FIG. 11 is a flow chart of the control operation of the control system of FIG. 3;
FIG. 12 and 13 are circuit diagrams of the embodiment of the control system of FIG. 3, illustrating, in combination, the circuitry comprising those circuits shown in FIGS. 4-10.
In reference to FIGS. 1-13 of the accompanying drawings, these is shown an embodiment of a control system for an Electrosurgical Unit (ESU) 1 according to the present invention. In FIG. 1 is shown a cross section of tissue types 2. In FIG. 2, a relay 3 is connected in a series between an output from the output port 4 of the E.S.U. and a cutting device - Ni-Cr loop 5 or output electrode 5. Also, a load 12 (i.e. the Adenoma of the prostate gland) presented to the ESU is circuited by a patient electroplate 7, or return electrode 7, and a return wire 8 leading to the return port. A current probe 9 is attached near the surface of the output cable of the E.S.U. in order to take variations of the output current and transmit them to the Microprocessor Control Unit 10 (M.C.U.). The Microprocessor 10 processes the variation of the output current of the E.S.U. 1 and controls the ON/OFF of the Relay 3. In other words, ON/OFF of the E.S.U. is controlled by the M.C.U. 10 according to variation in the load, which will be described later. The variation in conductivity of the circuit makes the load current vary during the operating procedure of a transurethral resection (TUR).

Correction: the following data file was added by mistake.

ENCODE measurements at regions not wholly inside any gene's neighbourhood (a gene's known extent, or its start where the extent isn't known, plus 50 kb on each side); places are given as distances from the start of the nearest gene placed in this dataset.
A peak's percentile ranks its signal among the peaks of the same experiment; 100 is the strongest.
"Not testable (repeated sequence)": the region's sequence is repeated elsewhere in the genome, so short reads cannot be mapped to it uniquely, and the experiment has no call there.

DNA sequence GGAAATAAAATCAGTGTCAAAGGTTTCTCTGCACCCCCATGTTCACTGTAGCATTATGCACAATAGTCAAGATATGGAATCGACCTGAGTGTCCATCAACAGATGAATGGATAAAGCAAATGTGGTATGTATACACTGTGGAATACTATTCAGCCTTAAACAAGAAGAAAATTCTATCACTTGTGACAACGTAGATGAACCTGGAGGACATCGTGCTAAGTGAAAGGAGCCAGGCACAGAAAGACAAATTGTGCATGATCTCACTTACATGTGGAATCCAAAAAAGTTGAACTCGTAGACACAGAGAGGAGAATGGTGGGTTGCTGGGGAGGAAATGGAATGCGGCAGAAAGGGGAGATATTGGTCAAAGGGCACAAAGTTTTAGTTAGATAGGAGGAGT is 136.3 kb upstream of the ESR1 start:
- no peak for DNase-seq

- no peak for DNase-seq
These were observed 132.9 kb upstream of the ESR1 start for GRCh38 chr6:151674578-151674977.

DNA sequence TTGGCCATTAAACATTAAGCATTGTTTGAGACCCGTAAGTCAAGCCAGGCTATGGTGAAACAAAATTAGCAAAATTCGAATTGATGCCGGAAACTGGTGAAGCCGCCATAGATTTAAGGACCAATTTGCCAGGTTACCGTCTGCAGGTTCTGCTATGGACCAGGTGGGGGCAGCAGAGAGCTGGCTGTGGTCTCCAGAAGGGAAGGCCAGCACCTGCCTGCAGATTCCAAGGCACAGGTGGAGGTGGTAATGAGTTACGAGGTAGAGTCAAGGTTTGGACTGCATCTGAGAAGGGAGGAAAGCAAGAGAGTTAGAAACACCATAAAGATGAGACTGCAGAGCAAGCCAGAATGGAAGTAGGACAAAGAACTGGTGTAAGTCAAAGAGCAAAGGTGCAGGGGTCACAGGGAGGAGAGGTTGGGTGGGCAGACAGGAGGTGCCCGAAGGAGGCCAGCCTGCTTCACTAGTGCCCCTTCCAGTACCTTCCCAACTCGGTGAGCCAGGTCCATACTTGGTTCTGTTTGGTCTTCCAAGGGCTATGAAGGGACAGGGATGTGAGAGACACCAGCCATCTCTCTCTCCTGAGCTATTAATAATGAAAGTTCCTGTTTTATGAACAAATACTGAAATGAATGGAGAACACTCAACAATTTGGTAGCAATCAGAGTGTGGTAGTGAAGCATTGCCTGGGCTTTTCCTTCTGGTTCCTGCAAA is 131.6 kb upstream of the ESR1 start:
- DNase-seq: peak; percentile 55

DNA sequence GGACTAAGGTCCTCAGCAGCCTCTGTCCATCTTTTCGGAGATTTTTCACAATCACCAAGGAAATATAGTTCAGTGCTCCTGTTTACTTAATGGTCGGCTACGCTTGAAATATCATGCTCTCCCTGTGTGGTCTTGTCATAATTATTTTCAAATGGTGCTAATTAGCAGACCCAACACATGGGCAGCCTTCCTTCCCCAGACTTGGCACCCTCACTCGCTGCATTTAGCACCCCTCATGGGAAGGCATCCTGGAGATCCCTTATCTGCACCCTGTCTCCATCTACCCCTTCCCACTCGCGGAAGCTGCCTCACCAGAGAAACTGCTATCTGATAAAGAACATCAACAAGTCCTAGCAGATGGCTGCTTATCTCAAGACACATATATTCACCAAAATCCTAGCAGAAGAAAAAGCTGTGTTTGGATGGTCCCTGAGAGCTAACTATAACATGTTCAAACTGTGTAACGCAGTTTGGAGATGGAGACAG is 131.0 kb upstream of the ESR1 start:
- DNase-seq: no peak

During the surgical procedure of a TUR, the Ni-Cr loop 5 of the E.S.U. may come into contact with distilled water, Adenoma 12, capsule, and a little fat outside the prostate gland. In FIG. 1 there is shown a simplified cross-sectional view of the prostate gland 2. Surrounding the gland is a fibroelastic capsule 11, which is constructed of netted fibrous tissue 14 and contains few electrolytes; inside the capsule, the irregular, soft, and fluffy tissue is Adenoma 12, 2, which contains many electrolytes (low resistance). The compact construction of large particles is fat, 13 (high resistance). It is to be expected that the E.S.U. output power will vary according to the variation in the load. Because of differences in tissue, the resulting differences in inclusions make consistency and conductivity vary. The resistance of the compact fibroelastic capsule, which contains few electrolytes, is high. The resistance of the fat, which contains few electrolytes, is high also, while the resistance of the loose, irregular, fluffy tissue, which contains many electrolytes is low. The differences in conductivity make the load vary during the operating procedure of a TUR. In other words, we can make use of variations in output power of the E.S.U. to determine what tissues will be resectioned (cut) and to prevent the cutting of others if desired.